One day he just quit. "Once I actually did it, I never looked back," Fastner said.

More information

For more on quitting smoking, visit the American Cancer Society.

Kicking the Habit

The first step is to choose a stop date, said Thomas J. Glynn, director of cancer science and trends at the American Cancer Society. "Then work with your family, friends and co-workers to help stay stopped," he said.

Other tips include:

* Getting rid of smoking-related items such as ashtrays, lighters, matches, cigarettes and cigarette butts. This will help avoid temptation.
* Practicing the four "Ds" to reduce the urge to smoke: DEEP breaths. DO something to get your mind off the craving, like going for a walk or calling a friend. DRINK lots of water -- especially when you feel a craving. DELAY going for a cigarette -- the urge will pass.
* Changing routines associated with smoking.

Also remember that smoking urges are the worst during the first two weeks after quitting, so avoid situations in which you usually smoked. And use aids such as nicotine patches, gums, and lozenges or prescription medications. Hypnosis and acupuncture work for some people.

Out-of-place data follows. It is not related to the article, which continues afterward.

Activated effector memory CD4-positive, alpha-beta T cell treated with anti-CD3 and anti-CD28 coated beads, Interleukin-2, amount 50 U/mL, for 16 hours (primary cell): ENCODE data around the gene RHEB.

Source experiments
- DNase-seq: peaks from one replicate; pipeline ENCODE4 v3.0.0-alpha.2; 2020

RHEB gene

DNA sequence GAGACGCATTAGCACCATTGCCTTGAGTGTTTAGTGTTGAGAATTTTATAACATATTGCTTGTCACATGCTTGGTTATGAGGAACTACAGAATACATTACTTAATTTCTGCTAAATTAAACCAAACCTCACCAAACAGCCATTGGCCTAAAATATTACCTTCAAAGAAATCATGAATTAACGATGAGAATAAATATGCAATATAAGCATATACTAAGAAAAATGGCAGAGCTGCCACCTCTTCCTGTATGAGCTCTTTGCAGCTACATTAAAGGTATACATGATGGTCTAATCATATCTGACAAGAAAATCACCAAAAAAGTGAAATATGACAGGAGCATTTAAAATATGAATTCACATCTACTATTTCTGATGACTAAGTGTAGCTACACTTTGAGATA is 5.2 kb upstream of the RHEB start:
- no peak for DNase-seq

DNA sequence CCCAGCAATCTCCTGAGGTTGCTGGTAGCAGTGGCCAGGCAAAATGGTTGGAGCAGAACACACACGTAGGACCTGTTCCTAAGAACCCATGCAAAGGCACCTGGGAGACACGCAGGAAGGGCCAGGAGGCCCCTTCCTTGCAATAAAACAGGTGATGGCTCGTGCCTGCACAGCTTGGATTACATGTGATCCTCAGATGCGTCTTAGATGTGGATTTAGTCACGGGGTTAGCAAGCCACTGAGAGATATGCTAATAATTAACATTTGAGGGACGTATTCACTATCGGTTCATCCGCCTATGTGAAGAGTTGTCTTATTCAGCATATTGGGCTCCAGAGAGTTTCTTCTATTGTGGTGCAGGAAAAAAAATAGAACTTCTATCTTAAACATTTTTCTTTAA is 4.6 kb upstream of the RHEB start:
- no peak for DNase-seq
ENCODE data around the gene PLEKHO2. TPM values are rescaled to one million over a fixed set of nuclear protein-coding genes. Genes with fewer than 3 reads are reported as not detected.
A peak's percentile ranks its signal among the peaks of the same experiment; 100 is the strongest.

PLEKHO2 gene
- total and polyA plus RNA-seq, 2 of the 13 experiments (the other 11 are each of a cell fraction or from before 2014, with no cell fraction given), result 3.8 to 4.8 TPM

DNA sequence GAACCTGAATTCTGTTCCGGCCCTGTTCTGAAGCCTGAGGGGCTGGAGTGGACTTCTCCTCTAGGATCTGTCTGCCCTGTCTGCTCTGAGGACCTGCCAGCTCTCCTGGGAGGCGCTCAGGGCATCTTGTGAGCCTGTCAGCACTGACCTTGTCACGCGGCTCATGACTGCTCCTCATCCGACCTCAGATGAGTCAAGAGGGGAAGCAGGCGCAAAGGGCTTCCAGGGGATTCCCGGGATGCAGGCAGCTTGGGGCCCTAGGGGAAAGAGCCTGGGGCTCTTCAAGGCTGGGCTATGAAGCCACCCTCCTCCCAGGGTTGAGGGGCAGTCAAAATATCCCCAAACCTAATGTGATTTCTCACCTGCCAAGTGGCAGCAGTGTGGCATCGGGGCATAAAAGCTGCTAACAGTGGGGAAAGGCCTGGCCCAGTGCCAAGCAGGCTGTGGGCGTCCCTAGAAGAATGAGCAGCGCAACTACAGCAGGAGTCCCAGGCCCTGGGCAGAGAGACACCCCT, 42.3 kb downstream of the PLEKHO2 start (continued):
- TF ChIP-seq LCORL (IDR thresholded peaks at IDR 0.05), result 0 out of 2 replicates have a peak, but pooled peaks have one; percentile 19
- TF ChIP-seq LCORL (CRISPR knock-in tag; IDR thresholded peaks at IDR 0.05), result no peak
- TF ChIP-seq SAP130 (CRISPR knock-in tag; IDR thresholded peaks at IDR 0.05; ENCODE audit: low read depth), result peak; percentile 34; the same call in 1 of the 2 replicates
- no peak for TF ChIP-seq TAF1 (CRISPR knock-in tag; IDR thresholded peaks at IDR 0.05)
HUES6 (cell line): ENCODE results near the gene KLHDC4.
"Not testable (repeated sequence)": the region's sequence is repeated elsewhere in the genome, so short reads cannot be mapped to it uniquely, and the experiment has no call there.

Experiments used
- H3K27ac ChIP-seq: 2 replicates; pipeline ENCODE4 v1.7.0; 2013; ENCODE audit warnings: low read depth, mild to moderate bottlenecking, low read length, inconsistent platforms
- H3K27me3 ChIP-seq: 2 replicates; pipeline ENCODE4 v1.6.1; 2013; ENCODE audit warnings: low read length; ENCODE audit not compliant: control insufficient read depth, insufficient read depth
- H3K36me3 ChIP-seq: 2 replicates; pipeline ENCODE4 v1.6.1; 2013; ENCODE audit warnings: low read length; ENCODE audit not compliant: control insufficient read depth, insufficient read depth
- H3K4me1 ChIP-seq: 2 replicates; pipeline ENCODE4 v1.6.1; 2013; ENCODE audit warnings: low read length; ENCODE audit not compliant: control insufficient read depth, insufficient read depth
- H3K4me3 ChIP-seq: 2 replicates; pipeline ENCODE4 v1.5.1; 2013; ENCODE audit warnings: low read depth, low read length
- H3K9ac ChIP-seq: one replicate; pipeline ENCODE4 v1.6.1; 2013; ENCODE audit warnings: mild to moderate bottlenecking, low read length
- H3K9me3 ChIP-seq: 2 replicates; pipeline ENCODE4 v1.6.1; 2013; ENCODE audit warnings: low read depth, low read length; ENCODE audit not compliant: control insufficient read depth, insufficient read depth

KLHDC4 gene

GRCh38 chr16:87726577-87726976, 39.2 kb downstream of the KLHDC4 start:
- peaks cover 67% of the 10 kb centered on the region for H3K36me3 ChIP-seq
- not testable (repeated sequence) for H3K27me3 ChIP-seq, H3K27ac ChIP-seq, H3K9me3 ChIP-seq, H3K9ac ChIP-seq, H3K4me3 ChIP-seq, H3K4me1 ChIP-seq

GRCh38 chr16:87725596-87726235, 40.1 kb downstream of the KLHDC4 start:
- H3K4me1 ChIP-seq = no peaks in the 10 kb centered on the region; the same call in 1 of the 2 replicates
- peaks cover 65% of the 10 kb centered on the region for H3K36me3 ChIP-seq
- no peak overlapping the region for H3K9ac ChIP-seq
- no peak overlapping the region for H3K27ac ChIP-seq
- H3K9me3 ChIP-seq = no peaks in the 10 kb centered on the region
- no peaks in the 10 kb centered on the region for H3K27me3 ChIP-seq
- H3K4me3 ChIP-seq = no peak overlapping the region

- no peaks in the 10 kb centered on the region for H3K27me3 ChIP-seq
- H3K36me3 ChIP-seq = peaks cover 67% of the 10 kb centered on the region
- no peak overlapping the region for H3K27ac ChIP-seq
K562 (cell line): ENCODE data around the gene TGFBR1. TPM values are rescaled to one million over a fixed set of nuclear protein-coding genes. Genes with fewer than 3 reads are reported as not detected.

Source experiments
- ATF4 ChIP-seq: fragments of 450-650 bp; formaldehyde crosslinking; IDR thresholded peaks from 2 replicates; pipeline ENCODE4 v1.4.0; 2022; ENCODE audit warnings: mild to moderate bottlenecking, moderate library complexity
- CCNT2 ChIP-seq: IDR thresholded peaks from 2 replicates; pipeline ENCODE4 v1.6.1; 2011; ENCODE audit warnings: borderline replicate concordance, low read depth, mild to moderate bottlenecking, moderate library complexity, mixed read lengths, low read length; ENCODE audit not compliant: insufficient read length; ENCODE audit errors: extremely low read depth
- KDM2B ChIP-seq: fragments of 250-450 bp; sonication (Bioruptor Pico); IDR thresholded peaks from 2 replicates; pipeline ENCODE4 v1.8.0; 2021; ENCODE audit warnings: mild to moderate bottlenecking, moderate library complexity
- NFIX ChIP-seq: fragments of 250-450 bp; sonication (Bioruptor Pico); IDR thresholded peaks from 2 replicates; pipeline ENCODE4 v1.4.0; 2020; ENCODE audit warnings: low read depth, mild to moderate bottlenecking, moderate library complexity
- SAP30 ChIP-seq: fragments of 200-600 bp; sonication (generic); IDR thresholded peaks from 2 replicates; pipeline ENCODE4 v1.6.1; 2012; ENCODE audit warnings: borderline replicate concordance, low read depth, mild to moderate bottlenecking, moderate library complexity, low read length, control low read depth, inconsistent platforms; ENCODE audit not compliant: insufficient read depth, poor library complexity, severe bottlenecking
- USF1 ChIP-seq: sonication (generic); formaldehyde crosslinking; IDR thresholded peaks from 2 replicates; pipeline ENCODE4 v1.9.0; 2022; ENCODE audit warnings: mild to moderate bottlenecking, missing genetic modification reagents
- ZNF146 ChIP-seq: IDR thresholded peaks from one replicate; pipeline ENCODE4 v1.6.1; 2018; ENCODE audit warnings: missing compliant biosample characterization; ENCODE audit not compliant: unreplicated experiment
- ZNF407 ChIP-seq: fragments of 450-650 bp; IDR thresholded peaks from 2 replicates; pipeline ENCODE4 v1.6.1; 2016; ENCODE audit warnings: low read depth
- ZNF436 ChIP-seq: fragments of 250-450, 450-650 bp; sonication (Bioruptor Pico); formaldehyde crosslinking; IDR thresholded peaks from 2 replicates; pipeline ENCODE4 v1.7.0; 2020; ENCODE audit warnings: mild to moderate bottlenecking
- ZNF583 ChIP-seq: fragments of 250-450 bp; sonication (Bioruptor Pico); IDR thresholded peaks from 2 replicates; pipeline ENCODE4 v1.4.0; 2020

Finally, call help lines such as the American Cancer Society's Quitline (1-800-ACS-2345), or visit the society's Web site: www.cancer.org/greatamericans.

-Steven Reinberg

SOURCES: Thomas J. Glynn, Ph.D., director, cancer science and trends, American Cancer Society, Atlanta; Jordan S. Josephson, M.D., director, New York Nasal and Sinus Center, New York City; Robert Fastner, New York City

Last Updated: Nov. 20, 2008